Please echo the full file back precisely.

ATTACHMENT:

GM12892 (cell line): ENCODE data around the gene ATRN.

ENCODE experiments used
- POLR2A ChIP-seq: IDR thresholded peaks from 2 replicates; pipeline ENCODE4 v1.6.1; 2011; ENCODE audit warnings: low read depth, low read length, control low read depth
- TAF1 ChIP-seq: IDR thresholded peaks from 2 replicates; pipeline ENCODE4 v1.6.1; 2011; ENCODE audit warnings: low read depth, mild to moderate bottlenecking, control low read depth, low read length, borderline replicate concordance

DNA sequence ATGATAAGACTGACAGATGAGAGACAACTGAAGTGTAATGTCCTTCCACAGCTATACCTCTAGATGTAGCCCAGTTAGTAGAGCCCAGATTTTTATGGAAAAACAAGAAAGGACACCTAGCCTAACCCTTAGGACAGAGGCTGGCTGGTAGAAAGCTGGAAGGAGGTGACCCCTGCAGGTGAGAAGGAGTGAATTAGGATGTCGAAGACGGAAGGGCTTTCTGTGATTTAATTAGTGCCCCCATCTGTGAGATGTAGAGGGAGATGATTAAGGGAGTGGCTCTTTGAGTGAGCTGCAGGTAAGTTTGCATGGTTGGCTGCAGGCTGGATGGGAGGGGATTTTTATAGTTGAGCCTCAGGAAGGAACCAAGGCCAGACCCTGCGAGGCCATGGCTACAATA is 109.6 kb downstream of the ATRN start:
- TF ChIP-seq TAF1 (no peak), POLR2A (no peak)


GM12892 (cell line): ENCODE data around the gene ATRN.

ENCODE experiments used
- POLR2A ChIP-seq: IDR thresholded peaks from 2 replicates; pipeline ENCODE4 v1.6.1; 2011; ENCODE audit warnings: low read depth, low read length, control low read depth
- TAF1 ChIP-seq: IDR thresholded peaks from 2 replicates; pipeline ENCODE4 v1.6.1; 2011; ENCODE audit warnings: low read depth, mild to moderate bottlenecking, control low read depth, low read length, borderline replicate concordance

DNA sequence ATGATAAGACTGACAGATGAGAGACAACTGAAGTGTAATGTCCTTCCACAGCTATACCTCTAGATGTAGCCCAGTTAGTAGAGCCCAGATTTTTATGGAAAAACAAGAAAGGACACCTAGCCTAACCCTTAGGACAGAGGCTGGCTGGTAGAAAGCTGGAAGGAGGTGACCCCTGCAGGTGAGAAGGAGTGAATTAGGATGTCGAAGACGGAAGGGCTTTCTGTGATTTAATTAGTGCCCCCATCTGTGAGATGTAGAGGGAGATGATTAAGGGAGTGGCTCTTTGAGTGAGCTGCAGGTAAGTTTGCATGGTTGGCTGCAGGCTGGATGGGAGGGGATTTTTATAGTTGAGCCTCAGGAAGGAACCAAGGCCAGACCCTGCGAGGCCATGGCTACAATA is 109.6 kb downstream of the ATRN start:
- TF ChIP-seq TAF1 (no peak), POLR2A (no peak)